New Qualitative Study on Clinicians’ Views about Papillary Microcarcinoma: What’s in a Name?

A new qualitative study was published in Thyroid exploring the views of clinicians in Australia regarding papillary thyroid microcarcinoma.  The lead author of the article is Brooke Nickel, a public health researcher and PhD candidate from The University of Sydney. Other authors are Juan Brito, endocrinologist of the Mayo Clinic, USA;  Alexandra Barratt, University of Sydney; Susan Jordan, University of Queensland; Ray Moynihan, journalist and academic researcher, and Kirsten McCaffery of the University of Sydney.



The study involved telephone interviews with 22 surgeons and endocrinologists who treat thyroid cancer patients.  The authors were interested in learning more about the attitudes of these clinicians regarding thyroid cancer overdiagnosis and treatment options for PMC (papillary microcarcinoma). PMCs (usually defined as papillary thyroid cancers which measure less than 1 cm) are regarded in the medical literature as being a major cause of overdiagnosis.  Many PMCs are discovered incidentally when patients undergo imaging for various medical conditions.  They are also found due to opportunistic ultrasound screening and subsequent fine needle aspiration.

In this writer’s view, the authors were able to parse a central issue with respect to finding solutions for the problem of overdiagnosis – people react negatively to the word “cancer”. As the authors iterate, observational studies have found that  patient outcomes for observing a properly selected microcarcinoma are statistically the same as outcomes for those who get immediate surgery:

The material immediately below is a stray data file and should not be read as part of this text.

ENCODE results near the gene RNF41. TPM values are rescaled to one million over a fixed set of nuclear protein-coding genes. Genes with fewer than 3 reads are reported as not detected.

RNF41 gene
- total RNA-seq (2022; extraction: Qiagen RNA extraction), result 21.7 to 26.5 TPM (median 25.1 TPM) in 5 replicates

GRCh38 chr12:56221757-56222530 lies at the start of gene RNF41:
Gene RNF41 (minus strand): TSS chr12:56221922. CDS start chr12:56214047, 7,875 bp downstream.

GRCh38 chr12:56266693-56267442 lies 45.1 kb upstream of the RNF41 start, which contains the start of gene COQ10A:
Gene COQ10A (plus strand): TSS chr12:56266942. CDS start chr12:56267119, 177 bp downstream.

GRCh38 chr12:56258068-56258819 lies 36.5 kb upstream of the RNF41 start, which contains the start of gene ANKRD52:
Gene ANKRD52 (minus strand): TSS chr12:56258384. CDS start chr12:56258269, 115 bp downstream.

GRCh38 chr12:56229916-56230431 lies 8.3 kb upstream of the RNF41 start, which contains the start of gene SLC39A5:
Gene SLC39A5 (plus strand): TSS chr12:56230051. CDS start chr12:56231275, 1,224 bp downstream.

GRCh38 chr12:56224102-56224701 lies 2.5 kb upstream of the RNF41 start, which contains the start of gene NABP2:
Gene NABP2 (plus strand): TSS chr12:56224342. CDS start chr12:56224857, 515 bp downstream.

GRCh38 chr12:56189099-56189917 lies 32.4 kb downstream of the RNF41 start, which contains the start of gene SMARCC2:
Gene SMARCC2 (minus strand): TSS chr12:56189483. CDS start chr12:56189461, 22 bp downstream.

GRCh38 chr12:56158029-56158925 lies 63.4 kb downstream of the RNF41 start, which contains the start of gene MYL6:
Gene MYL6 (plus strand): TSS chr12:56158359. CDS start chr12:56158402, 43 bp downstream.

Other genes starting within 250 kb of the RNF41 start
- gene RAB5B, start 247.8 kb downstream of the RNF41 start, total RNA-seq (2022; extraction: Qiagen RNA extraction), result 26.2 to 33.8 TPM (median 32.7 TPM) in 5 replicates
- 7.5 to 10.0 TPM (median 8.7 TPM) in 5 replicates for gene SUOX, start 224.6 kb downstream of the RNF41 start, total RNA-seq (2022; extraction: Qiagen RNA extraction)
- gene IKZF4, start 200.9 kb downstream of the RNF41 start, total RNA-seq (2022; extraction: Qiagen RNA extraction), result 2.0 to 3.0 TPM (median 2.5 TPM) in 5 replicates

Evidence from observational studies show that the rate of loco-regional metastases with active surveillance is comparable to the rate that can occur after thyroid surgery; and that outcomes of surgery for PMC are the same whether surgery is undertaken immediately or after any progression (19-21, 28, 29). Furthermore, patients who develop local recurrence after surgery will still require a second surgery, and having only one surgery after progression may be better for patients since their final outcomes are similarly excellent. – Nickel et al., Thyroid (2017).

Yet most clinicians preferred treatment with surgery anyway. Interestingly, the physicians who were interviewed for the study were mostly aware of overdiagnosis and agreed that nodules under 1 cm should not be biopsied.  However, once a PMC was identified, most interviewees endorsed surgical intervention:

This implies that the driver to treat a biopsy-proven PMC is not really the underlying biology of the disease, but rather the knowledge of cancer and the perceived need that something has to be done. – Nickel et al., Thyroid (2017).

These findings are in accord by a recent qualitative study by Louise Davies and colleagues in which patients stated that they had been discouraged by their doctors and others from observing their thyroid cancers.

The authors suggest that patient decision-aids would be useful in helping both doctors and patients to quantify likely outcomes and to help patients to better understand their true risk.  Although physicians in the study did not favor a name change for thyroid papillary microcarcinoma, Nickel et al. opine that such a change in nomenclature might be a very effective strategy to mitigate overdiagnosis nonetheless.